Tip: Macarons tend to go stale rather quickly.They are also very delicate, so my husband had read somewhere that keeping them in a plastic container helps to preserve them and keep them from being crushed. Again, we intended on getting something from the States and bringing it with us but we forgot. So we ended up dropping like 5 euros on a Tupperware container from Monoprix and used this to store our purchases.

Inside Pierre Herme, photo courtesy http://janinevasta.com

We left Laduree with gilded, mint-colored bag and headed over to Pierre Herme. The store front is somewhat austere compared to Laduree and the store itself seems to be more masculine overall, from the blue-colored boxes to the male employees. It looks more like a sleek jewelry store than a chocolatier/macaron shop.

Pierre Herme macarons

We ordered an assortment of flavors (again, we chose them but they were also available in pre-chosen boxes) for about the same cost as those from Laduree.

We walked north on rue Bonaparte and along Boulevard St-Germain and headed across the Pont des Arts, a pedestrian bridge that crosses the Seine just near the Louvre.

We stopped on the bridge to take some pictures and take in the gorgeous early April Paris weather.

On the Pont des Arts

As we continued over to the Right Bank, we realized that we were hungry (again). Mind you, we hadn’t eaten anything since breakfast and were only carrying the macarons, not snacking on them yet! We found a small, inexpensive to-go type of eatery and quickly grabbed some sandwiches and bottles of water and made our way over towards the Tuileries Garden and the Louvre.

It was Tuesday, so the Louvre was closed. During our honeymoon, we had visited the museum and it was just swarmed with tourists. Even though the museum was not open this time, there were still a good amount of people milling about, enjoying the sunshine.

The Louvre, with I.M. Pei's famous glass pyramid

We found ourselves in the Tuileries and grabbed a few seats off to the side of one of the first fountains when you enter the gardens from the Louvre and ate our lunch there while people-watching (one of my favorite pastimes). For dessert, we each had a Pierre Herme macaron (mine was rose-flavored; Dave’s was creme brulee–yum!). After digesting and taking in the sun (I am a self-admitted sun worshipper; in fact, it is painful for me to be sitting inside typing right now when it is absolutely gorgeous weather!), we finally got up and continued on our way.

The view from the Louvre, looking at the Place de la Concorde and all the way down the Champs Elysees to l'Arc du Triomphe

We had not been to the Palais Royal, so we walked in that direction. We ended up not going inside, but walked around the courtyard and the gardens. They were doing construction on part of the palace but it was beautiful nonetheless.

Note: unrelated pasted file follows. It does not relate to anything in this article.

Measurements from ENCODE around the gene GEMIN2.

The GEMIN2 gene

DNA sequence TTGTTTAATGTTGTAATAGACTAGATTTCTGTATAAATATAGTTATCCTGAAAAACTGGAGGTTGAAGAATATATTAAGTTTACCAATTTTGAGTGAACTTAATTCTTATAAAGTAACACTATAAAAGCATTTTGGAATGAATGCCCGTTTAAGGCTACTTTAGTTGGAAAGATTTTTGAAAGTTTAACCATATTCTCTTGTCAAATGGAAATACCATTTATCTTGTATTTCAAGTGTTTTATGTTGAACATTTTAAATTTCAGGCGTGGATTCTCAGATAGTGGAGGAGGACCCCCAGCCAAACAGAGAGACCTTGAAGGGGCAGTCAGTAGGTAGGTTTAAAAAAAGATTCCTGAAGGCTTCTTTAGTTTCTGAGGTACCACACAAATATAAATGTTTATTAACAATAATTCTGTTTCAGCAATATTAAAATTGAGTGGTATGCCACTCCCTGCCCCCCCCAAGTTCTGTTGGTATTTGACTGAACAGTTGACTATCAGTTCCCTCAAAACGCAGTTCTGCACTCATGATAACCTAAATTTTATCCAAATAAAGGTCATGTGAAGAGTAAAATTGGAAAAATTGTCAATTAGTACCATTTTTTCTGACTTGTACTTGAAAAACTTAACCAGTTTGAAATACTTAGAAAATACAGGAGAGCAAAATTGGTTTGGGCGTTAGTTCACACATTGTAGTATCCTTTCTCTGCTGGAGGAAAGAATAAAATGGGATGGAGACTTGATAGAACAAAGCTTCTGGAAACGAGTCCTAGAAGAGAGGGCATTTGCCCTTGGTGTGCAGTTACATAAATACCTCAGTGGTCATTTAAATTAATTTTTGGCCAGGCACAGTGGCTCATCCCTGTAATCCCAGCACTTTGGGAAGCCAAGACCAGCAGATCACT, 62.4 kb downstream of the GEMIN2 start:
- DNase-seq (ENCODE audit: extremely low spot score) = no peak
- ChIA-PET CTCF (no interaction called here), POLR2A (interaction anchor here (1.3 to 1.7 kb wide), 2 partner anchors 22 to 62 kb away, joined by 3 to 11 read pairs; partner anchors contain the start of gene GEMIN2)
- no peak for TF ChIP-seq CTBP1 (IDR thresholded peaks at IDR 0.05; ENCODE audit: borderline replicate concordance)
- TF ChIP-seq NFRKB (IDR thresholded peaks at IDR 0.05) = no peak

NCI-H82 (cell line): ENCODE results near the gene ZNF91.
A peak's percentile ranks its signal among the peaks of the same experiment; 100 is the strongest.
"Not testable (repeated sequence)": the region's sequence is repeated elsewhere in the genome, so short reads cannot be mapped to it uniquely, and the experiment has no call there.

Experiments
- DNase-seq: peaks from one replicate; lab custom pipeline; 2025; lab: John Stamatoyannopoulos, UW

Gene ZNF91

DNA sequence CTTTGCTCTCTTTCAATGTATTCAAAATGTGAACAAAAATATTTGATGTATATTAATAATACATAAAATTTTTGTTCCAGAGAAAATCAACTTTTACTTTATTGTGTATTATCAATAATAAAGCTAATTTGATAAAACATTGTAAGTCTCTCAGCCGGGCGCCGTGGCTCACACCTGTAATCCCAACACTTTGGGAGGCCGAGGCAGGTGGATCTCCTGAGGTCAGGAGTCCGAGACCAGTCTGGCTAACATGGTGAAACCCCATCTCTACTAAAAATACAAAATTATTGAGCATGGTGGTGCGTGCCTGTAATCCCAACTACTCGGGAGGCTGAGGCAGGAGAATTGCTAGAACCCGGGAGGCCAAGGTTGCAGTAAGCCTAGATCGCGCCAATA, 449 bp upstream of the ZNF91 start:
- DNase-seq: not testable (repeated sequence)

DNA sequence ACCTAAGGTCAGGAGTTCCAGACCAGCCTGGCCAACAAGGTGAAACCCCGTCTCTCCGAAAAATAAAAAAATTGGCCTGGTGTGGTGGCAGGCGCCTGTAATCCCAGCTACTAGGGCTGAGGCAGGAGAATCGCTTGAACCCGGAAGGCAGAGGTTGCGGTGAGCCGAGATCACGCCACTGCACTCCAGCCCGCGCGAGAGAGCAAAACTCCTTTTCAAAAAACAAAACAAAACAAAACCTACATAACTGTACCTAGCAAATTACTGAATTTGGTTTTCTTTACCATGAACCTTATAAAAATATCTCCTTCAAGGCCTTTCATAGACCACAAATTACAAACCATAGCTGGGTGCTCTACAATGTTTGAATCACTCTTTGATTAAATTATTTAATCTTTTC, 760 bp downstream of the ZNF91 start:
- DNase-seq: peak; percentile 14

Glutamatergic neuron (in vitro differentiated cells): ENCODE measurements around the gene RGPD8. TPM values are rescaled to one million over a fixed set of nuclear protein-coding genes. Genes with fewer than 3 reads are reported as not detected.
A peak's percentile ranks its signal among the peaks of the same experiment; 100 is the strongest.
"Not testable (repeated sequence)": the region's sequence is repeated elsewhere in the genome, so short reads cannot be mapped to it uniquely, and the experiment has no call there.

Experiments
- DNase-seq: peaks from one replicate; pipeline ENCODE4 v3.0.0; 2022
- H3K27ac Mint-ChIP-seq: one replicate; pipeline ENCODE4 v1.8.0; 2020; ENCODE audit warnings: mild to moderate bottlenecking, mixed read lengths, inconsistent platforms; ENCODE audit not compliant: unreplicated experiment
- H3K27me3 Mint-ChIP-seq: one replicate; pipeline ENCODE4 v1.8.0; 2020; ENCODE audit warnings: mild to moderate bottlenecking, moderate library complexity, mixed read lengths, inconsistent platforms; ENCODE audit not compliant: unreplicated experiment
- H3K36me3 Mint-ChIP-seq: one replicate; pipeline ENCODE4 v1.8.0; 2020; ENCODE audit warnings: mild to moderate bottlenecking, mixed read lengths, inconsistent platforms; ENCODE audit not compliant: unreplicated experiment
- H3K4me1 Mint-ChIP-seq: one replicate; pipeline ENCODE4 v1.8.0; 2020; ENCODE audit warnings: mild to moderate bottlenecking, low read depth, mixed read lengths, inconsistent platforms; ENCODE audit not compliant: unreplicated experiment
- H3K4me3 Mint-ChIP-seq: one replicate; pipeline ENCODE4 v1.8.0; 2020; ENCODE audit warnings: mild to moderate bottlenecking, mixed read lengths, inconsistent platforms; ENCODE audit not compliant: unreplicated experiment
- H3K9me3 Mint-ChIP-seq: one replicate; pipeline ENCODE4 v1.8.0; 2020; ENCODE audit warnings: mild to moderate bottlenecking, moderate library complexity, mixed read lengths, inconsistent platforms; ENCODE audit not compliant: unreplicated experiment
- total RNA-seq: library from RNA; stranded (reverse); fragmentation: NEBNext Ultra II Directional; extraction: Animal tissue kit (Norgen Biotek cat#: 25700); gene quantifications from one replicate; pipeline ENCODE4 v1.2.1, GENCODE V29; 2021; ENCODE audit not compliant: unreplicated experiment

We also pointed out various sites from movies that we had made it a point to see over the past year that featured Paris, like the Tourist (though I think the cafe that was in that was near the Place Vendome) and a French film called Paris, starring Juliette Binoche. We also passed by the Hotel Regina, where Samantha Brownstayed in one of her visits to Paris (just near the Palais Royal). During our Seine River cruise, we passed the bridge that was seen in Inception and Last Tango in Paris. We had also watched Charade for its Parisian setting. We cannot wait to “revisit” Paris in Woody Allen’s newest, Midnight in Paris.

The Louvre Metro stop

Probably one of my favorite things about Paris is the opulence that surrounds some of the Metro stations. The one that speaks to me the most is the Louvre station. The almost cage-like effect of the jewel-toned glass structure is a piece of work in and of itself. Then, going down into the station itself feels like a museum (which obviously was the point). There are glass cases that house artwork, so you don’t even have to go to a museum to get a bit of culture. I really don’t see how this would fly in New York or Philadelphia…the stations would be vandalized without a doubt (note the faith I have in my compatriots). The tile work on the walls of many of the stations is really stunning and makes the metro ride go by that much more quickly. The one piece of “artwork” that I was most taken by was an ad featuring some of our most cultured exports to Europe–I’m sure they’ll be a fantastic representation of Americans abroad, since our reputation is already so pristine. Of course, I’m being sarcastic since I’m referring to our old pals Snooki, J-Woww, the Situation, etc. When I turned the corner and happened upon this fabulous piece of work, I couldn’t help but laugh:

Le Snooki

I love how exaggeratedly orange they all are–oh wait, I’m pretty sure that’s their natural skin color. Who are we kidding–I can’t wait until August to see them in Florence. My DVR is already set.

After taking the metro back to our home base (Odeon), we headed to the hotel to pack for our departure early the next morning and to get ready for dinner. We ended up going to a restaurant called Marco Polo, which was just around the corner from our hotel and across the street from the Les Editeurs. We were both exhausted and craving Italian, so this hit the spot. The owners threw me for a loop–when we were seated, he looked at me and said, “Due?” (two, in Italian). I replied “Si” without hesitation, then realized that we were in Paris, not Italy. The owners are sweet, older Italian gentlemen and ended up chatting with us briefly after our meal (antipasti misto to start–an assortment of cheese, grilled vegetables and proscuitto–and a simple pasta con pomodori e melanzane for me, pollo for Dave). In Italian, he told me he figured I was part Italian due to my dark hair and inquired about where my famiglia was from in Italy (L’Aquila, in Abruzzo) and telling Dave (who doesn’t understand a word of Italian) that I was a keeper. Bellies full of yummy food and vino (I mean vin), we headed back to the hotel to prepare for our early departure to Londres (London) tomorrow.